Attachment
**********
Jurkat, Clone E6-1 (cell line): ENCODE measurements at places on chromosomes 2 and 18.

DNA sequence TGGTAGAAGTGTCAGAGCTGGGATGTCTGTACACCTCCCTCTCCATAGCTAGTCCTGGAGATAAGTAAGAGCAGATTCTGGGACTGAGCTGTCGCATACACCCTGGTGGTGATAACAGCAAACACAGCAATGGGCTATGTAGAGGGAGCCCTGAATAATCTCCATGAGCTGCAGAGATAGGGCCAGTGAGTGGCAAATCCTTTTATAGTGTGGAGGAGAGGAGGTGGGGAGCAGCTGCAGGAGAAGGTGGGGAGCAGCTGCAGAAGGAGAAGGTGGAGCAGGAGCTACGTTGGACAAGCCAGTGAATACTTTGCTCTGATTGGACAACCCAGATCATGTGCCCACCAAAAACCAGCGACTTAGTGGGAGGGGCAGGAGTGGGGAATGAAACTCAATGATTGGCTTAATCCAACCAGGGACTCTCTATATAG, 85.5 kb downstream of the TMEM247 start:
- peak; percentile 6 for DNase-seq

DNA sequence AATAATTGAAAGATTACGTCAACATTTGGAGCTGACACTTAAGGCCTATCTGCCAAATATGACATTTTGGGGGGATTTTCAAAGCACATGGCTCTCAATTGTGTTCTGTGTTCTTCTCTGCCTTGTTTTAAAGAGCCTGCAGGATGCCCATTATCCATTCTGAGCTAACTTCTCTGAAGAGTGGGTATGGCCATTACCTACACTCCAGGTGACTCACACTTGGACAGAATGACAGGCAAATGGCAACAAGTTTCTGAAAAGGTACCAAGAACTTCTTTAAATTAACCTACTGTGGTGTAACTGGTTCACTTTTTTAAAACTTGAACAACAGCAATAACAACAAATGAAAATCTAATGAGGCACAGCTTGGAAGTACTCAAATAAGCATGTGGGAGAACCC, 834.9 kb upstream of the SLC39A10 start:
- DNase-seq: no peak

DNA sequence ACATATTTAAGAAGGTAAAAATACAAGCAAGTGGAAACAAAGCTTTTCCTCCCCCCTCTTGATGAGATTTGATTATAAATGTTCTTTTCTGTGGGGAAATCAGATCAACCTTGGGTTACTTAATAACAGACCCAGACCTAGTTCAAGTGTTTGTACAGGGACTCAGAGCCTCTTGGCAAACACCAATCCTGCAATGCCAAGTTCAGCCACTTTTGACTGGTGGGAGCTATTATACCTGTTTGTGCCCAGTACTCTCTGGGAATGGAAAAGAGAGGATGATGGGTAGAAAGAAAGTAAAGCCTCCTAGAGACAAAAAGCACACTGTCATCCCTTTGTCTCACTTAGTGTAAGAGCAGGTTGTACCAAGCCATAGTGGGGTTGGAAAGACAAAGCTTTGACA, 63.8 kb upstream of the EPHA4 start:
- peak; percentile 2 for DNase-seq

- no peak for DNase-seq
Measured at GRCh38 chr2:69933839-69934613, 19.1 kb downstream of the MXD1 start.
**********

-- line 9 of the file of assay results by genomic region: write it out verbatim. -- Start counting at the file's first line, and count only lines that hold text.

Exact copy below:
Measured at GRCh38 chr2:69933839-69934613, 19.1 kb downstream of the MXD1 start.